When it became clear that the goats’ AM/PM feedings would also prevent me from going out much in the evenings or getting more involved in the local community, I decided to apply to grad school, starting with my top two universities and working my way down. I didn’t really expect to get into Cambridge, given that I’m not as brilliant as the applicants who are only rejected because there aren’t enough spots for them, but it was good practice and helped me tick something off my bucket list. The experience also reminded me what I liked about school . . . and what I disliked about school. I missed out on a lot while I was responsibly working my way through college, and while I’m proud of my degree, I still regret the time and opportunities that I sacrificed for it. Do I really want to put myself through that again?
Grad school kept me busy for six months. By mid-March 2022—before I’d even submitted my last application—I was an official Oxbridge Reject®. Yes, that’s right: the next best thing to getting into Oxbridge is not getting into Oxbridge. There are two kinds of Rejects: (a) the ones who could’ve gotten in if there’d been enough spots for them and (b) everybody else. No one needs to know which category you fall into, unless you’re foolish enough to tell them or you don’t care enough to lie. T-shirts, anyone?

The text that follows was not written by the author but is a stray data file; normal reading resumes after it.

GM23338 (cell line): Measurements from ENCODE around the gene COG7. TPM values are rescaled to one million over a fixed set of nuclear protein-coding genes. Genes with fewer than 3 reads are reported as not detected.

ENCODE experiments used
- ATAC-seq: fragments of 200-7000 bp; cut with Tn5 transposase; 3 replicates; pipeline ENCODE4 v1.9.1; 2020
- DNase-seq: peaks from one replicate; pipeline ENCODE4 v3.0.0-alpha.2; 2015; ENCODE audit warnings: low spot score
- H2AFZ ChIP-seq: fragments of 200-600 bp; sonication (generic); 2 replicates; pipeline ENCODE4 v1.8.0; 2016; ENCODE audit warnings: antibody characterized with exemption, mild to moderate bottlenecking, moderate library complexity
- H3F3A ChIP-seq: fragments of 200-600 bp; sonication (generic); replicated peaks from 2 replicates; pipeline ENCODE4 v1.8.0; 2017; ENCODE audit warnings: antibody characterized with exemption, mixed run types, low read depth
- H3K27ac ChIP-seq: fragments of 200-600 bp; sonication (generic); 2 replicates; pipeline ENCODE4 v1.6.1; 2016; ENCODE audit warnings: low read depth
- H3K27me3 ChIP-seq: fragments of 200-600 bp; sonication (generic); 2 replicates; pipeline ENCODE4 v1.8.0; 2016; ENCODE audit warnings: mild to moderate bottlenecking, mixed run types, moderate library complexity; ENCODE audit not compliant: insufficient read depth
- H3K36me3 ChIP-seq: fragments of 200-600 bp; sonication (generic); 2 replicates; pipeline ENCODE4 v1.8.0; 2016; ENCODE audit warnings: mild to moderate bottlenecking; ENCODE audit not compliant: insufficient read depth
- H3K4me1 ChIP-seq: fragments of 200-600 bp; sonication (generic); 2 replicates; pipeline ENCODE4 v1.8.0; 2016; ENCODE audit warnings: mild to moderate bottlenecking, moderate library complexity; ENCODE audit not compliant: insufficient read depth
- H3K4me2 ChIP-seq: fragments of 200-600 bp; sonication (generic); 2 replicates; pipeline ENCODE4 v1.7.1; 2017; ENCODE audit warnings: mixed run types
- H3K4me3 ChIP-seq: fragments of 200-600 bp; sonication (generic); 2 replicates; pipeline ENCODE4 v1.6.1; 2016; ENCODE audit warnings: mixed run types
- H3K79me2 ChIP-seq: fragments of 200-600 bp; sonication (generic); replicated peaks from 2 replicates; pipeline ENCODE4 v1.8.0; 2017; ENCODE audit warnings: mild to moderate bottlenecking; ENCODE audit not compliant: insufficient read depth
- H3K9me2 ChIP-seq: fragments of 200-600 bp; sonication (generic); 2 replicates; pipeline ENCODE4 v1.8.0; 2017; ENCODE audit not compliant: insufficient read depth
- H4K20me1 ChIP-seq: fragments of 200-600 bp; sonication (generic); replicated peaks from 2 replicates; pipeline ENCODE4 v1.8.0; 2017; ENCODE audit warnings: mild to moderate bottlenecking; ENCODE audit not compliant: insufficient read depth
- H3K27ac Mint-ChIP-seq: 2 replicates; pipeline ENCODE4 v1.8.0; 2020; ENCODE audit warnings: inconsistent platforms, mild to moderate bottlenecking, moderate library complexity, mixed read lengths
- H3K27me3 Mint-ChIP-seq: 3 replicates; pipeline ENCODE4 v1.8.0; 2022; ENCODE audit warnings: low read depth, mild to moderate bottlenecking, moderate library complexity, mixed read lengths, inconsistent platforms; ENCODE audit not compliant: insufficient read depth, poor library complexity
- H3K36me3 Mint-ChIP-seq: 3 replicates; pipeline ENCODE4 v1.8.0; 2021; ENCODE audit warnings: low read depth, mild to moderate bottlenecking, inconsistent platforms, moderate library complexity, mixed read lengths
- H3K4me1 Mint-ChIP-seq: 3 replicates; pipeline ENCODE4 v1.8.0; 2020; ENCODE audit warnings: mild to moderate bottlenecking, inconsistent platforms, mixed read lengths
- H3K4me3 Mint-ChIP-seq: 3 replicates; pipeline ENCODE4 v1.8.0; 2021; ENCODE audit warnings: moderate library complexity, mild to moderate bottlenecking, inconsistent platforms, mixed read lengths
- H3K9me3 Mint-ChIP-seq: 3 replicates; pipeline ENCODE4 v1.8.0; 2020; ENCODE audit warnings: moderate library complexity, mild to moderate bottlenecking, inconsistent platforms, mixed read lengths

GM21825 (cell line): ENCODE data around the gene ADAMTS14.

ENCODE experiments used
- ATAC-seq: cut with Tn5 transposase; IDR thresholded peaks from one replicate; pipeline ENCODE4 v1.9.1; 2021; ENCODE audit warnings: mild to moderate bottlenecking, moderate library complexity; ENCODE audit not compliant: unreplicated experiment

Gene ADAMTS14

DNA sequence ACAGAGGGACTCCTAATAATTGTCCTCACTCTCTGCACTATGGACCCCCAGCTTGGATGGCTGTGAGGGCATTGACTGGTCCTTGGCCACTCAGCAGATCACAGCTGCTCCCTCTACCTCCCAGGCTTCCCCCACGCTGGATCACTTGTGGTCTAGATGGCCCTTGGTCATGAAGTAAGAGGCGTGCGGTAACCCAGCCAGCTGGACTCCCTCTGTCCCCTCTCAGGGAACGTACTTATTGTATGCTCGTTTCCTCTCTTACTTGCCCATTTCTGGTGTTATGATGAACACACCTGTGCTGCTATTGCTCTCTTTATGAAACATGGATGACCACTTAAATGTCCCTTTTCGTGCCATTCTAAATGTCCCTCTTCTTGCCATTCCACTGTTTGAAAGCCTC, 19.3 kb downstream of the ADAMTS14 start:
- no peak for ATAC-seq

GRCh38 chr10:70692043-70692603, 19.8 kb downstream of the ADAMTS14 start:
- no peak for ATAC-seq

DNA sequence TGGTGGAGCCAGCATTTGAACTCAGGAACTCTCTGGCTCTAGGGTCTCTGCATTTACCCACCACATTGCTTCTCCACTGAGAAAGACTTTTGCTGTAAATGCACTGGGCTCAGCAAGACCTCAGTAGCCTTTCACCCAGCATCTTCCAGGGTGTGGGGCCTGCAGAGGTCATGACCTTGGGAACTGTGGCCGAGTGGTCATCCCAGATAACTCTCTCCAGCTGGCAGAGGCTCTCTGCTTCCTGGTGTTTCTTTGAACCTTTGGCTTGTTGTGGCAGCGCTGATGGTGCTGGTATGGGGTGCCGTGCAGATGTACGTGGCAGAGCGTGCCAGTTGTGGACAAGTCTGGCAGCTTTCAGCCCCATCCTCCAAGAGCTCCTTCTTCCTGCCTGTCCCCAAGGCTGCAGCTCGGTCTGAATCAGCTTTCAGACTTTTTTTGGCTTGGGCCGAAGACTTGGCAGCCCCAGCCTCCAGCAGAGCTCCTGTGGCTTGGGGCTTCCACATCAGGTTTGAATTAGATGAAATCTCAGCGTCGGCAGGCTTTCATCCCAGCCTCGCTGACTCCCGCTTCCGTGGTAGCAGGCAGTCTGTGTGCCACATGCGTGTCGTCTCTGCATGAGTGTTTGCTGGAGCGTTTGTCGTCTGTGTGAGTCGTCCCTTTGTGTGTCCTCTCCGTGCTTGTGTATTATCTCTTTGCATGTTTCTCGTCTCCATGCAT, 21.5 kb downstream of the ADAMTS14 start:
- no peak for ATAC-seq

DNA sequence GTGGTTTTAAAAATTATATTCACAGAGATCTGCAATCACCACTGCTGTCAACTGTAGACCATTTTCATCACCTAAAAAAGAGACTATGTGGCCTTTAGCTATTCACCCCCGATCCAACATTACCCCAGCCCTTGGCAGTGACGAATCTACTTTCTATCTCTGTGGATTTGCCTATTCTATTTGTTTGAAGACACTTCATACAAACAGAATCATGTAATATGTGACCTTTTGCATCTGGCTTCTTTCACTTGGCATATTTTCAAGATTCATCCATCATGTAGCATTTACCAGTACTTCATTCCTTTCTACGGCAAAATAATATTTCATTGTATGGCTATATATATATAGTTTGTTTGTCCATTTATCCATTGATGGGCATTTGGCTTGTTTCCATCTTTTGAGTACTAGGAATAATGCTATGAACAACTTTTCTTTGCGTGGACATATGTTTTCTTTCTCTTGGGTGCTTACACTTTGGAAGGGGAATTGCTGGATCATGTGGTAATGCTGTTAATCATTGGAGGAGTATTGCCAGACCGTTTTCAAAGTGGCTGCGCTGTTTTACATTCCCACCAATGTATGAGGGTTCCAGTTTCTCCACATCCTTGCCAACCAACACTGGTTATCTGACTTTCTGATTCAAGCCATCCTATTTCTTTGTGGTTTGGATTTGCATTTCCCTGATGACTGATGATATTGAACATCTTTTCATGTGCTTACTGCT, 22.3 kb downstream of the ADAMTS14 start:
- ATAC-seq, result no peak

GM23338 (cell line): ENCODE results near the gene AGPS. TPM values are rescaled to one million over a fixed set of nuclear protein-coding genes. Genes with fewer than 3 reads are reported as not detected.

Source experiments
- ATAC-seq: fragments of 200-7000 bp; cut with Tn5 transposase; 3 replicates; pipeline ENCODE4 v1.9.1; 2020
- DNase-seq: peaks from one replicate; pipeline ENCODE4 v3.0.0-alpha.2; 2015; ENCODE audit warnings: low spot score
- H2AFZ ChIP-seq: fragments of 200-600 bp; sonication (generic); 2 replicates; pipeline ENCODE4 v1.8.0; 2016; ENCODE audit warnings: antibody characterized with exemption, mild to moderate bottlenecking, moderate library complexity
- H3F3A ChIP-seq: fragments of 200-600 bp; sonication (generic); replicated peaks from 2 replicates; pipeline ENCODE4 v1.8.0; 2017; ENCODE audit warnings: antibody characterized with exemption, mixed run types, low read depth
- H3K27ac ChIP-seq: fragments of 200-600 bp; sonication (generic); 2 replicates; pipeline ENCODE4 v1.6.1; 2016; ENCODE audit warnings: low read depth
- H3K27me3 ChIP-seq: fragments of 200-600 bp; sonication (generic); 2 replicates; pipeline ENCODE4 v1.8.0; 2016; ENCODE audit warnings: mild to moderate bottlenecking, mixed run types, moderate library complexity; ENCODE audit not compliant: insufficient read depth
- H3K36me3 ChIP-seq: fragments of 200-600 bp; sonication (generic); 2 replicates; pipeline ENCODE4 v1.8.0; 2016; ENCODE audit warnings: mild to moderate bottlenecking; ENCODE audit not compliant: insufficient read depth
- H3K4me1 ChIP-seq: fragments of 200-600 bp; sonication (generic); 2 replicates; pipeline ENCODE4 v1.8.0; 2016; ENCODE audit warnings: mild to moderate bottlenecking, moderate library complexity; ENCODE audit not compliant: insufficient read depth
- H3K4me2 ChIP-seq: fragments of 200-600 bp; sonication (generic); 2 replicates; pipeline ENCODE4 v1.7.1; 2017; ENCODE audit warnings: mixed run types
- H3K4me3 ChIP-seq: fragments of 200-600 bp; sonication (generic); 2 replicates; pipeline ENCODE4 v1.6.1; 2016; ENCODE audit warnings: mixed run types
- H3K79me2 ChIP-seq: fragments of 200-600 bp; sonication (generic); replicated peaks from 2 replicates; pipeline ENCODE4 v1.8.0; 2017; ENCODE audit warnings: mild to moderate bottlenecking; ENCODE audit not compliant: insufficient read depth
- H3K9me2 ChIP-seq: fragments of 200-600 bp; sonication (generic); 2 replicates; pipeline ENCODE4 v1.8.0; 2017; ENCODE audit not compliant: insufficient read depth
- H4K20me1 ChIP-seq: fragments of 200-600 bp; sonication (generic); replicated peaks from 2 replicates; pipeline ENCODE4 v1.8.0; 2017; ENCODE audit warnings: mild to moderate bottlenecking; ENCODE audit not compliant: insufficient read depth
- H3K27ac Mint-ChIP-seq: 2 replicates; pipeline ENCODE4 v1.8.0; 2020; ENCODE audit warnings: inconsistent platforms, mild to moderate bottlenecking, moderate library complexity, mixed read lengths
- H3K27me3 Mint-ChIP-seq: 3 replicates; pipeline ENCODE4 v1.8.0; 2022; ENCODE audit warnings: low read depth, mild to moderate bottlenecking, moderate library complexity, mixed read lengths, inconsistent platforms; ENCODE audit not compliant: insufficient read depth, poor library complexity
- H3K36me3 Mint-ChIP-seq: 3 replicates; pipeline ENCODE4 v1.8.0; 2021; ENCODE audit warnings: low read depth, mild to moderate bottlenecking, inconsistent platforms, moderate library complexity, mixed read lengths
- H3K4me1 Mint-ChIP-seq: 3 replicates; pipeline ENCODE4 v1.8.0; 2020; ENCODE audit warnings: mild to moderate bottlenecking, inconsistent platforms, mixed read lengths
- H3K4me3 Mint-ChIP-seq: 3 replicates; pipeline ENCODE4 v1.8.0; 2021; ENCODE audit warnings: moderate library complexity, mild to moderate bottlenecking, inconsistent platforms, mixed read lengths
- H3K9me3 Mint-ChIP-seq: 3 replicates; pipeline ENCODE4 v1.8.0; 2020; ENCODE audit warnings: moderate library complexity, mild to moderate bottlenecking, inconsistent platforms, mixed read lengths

At this point, I had a choice: go back to work and start saving for a new car or finish my U.S. roadtrip while I still could. I knew that finishing my roadtrip would be risky (what if Adrienne broke down or I ran out of money?), but I also knew that there’d never be a better time to carpe diem. Once I went back to work, I wouldn’t be able to take more than a few days off at a time—possibly for the rest of my life—especially if I liked the job and didn’t want to lose it. It was a tough call, but ultimately, I told my WWOOF host that I’d be leaving at the end of April and spent the rest of that month preparing to explore the northern U.S.
What an adventure! I left on May 2nd and returned on June 3rd. I’ve now visited all forty-eight contiguous states and finally know which ones I’d be willing to live in. To no one’s surprise, California is still near the top of my list, but I’m open to going anywhere in the world for the right opportunities.
As of writing (not publishing) this, I plan to stay in the Bay Area and look for work as a writer/editor, book/script reader, studio assistant, animal care technician, etc. Ideally, I’ll have one full-time job or a remote job with one or more side gigs (writing and petsitting, for example). I might also follow up with my petsitting boss about expanding the business outside L.A. and see if my WWOOF host is interested in keeping me on a more official/permanent basis.